-For more details and examples of individual methods check the API documentation, in particular the documentation for "ActiveRecord::ConnectionAdapters::SchemaStatements":http://api.rubyonrails.com/classes/ActiveRecord/ConnectionAdapters/SchemaStatements.html (which provides the methods available in the +up+ and +down+ methods), "ActiveRecord::ConnectionAdapters::TableDefinition":http://api.rubyonrails.com/classes/ActiveRecord/ConnectionAdapters/TableDefinition.html (which provides the methods available on the object yielded by +create_table+) and "ActiveRecord::ConnectionAdapters::Table":http://api.rubyonrails.com/classes/ActiveRecord/ConnectionAdapters/Table.html (which provides the methods available on the object yielded by +change_table+).
+For more details and examples of individual methods check the API documentation, in particular the documentation for "<tt>ActiveRecord::ConnectionAdapters::SchemaStatements</tt>":http://api.rubyonrails.com/classes/ActiveRecord/ConnectionAdapters/SchemaStatements.html (which provides the methods available in the +up+ and +down+ methods), "<tt>ActiveRecord::ConnectionAdapters::TableDefinition</tt>":http://api.rubyonrails.com/classes/ActiveRecord/ConnectionAdapters/TableDefinition.html (which provides the methods available on the object yielded by +create_table+) and "<tt>ActiveRecord::ConnectionAdapters::Table</tt>":http://api.rubyonrails.com/classes/ActiveRecord/ConnectionAdapters/Table.html (which provides the methods available on the object yielded by +change_table+).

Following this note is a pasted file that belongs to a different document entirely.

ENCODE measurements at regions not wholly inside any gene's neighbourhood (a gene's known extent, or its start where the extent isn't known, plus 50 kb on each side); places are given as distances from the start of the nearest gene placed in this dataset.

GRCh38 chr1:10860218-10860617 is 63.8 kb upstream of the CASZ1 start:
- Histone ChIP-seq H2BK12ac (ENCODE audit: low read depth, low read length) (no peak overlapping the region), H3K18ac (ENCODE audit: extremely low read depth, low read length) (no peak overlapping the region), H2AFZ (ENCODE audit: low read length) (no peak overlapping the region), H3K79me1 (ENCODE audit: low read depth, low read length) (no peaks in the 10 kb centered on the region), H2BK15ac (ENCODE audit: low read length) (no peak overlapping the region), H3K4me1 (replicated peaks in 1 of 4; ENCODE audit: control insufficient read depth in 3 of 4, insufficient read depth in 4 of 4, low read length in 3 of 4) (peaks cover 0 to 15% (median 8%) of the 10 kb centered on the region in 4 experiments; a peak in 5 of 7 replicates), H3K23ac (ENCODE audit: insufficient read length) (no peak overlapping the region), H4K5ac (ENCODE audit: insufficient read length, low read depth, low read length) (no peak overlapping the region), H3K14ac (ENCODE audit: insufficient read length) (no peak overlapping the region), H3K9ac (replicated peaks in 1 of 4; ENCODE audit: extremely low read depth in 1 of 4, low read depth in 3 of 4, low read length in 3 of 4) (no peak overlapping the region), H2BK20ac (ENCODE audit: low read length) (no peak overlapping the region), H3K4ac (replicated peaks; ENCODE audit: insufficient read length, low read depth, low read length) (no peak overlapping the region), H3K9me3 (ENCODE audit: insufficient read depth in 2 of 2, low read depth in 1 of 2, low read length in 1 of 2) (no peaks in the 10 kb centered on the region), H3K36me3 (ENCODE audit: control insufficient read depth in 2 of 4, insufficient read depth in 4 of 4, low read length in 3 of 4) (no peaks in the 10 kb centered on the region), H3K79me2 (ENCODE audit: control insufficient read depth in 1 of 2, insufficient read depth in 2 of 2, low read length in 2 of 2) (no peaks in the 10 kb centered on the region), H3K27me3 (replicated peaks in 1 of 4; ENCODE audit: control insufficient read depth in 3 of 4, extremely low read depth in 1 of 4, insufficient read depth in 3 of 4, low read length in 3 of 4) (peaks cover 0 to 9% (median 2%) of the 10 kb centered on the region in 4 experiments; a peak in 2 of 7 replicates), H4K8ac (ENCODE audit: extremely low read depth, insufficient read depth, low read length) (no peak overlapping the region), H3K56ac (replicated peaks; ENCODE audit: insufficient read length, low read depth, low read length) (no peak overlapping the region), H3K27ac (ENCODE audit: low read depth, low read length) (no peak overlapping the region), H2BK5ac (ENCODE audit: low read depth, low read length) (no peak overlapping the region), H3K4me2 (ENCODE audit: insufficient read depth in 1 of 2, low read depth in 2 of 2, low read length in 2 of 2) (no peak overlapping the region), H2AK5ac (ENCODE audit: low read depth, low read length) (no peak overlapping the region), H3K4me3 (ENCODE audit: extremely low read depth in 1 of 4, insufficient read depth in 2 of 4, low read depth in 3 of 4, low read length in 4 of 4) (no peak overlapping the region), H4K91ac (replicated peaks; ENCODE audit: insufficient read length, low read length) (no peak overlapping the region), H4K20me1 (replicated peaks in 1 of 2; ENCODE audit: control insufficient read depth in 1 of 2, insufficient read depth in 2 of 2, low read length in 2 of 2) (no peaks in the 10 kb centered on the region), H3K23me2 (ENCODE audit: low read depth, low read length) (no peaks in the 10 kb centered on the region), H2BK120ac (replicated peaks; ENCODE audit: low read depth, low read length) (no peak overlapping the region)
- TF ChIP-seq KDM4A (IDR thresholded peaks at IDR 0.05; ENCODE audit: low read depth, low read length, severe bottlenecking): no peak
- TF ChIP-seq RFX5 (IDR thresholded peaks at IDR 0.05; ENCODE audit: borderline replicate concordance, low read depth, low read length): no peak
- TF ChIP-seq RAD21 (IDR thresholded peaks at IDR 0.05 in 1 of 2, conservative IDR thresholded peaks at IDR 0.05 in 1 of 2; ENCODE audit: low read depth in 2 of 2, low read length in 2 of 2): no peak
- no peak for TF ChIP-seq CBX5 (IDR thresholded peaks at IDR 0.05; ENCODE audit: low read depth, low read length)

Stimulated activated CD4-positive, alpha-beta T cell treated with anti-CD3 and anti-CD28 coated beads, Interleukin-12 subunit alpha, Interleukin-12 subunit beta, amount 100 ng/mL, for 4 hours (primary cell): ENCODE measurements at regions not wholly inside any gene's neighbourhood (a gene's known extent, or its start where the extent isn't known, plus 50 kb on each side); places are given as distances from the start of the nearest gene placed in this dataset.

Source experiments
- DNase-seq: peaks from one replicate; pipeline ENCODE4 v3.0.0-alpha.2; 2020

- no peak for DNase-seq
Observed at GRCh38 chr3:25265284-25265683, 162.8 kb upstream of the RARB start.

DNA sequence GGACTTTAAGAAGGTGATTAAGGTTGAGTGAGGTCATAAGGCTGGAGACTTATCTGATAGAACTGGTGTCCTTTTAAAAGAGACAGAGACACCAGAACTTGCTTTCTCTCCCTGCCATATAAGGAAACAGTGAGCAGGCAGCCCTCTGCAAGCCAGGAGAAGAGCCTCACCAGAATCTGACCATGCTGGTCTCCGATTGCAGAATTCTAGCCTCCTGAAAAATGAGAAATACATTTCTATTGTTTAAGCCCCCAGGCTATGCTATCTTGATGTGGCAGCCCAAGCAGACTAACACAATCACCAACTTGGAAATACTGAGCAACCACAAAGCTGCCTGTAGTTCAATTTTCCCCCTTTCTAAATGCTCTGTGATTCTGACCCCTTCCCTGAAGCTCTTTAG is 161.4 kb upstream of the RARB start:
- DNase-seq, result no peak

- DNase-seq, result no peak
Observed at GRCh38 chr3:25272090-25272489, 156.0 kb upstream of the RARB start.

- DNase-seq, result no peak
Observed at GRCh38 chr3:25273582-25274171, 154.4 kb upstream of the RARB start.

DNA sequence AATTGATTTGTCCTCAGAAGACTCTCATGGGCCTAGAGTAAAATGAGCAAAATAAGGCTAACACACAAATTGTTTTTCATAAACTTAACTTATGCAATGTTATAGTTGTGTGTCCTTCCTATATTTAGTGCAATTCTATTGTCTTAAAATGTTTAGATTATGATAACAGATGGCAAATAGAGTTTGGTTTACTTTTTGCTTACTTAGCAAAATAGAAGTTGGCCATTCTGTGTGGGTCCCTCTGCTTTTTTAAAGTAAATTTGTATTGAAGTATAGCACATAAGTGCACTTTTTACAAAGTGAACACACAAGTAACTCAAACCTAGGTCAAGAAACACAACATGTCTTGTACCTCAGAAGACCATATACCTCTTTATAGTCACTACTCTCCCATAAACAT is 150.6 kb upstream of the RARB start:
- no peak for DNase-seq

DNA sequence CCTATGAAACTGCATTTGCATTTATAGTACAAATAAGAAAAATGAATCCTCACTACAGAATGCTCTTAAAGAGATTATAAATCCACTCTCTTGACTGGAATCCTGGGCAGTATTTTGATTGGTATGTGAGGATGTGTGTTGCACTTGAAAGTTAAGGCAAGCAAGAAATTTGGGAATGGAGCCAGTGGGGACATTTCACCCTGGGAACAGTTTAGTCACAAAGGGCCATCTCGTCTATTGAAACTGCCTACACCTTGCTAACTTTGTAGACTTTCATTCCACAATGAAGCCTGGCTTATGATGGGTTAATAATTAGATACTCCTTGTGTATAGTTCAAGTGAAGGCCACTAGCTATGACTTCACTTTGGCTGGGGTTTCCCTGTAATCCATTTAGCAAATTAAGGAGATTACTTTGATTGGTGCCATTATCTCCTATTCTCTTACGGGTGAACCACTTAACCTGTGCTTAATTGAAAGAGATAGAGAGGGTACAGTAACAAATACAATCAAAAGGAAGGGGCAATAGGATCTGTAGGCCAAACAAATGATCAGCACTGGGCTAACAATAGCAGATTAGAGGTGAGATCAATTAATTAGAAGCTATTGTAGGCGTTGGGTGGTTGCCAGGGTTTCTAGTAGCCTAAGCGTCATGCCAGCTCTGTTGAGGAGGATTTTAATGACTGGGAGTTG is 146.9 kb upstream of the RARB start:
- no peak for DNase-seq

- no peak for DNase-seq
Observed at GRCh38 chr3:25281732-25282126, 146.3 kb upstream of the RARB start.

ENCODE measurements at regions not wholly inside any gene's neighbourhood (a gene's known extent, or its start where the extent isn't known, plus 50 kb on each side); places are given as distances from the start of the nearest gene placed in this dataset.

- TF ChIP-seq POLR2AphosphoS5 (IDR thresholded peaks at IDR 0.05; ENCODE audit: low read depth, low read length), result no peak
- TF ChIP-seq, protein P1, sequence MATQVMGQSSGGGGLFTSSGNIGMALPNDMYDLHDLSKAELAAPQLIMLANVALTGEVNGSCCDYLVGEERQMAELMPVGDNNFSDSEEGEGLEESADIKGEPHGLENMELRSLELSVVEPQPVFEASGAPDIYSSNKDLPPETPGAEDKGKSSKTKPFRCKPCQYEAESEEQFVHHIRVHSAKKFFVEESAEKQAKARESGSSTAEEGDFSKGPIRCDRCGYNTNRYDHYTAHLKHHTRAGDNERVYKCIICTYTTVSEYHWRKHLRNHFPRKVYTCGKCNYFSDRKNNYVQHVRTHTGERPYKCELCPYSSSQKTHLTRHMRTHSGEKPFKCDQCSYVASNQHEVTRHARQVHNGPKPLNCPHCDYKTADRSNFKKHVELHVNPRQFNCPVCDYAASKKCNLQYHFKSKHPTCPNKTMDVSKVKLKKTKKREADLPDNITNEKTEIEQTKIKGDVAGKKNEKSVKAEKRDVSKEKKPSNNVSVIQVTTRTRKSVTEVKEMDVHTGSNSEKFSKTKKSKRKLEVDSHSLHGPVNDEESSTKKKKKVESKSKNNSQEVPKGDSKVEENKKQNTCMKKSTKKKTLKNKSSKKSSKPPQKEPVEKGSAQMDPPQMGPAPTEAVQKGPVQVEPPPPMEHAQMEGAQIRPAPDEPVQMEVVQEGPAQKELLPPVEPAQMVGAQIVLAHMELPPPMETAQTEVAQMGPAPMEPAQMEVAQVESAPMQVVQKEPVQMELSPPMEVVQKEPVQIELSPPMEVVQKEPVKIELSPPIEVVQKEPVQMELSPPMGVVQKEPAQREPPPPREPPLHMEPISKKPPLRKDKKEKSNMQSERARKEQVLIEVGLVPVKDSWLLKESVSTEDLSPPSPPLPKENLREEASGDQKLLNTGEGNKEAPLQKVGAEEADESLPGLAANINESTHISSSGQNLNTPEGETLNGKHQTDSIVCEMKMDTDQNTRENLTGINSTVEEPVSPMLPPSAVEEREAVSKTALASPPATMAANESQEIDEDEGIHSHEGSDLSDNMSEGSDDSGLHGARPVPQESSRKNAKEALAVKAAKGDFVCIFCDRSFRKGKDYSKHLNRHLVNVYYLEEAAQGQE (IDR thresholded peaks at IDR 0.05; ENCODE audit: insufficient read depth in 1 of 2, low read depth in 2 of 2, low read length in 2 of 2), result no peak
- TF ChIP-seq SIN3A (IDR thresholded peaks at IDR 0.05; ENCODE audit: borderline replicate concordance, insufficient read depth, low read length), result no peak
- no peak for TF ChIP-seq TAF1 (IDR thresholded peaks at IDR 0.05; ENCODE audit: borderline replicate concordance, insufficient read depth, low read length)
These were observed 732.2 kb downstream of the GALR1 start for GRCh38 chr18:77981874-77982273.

h4. Writing your down method
@@ -339,7 +345,12 @@ class ExampleMigration < ActiveRecord::Migration
t.references :category
end
#add a foreign key
- execute "ALTER TABLE products ADD CONSTRAINT fk_products_categories FOREIGN KEY (category_id) REFERENCES categories(id)"
+ execute <<-SQL
+ ALTER TABLE products
+ ADD CONSTRAINT fk_products_categories
+ FOREIGN KEY (category_id)
+ REFERENCES categories(id)
+ SQL
add_column :users, :home_page_url, :string
@@ -354,7 +365,7 @@ class ExampleMigration < ActiveRecord::Migration
end
end
</ruby>
-Sometimes your migration will do something which is just plain irreversible, for example it might destroy some data. In cases like those when you can't reverse the migration you can raise IrreversibleMigration from your +down+ method. If someone tries to revert your migration an error message will be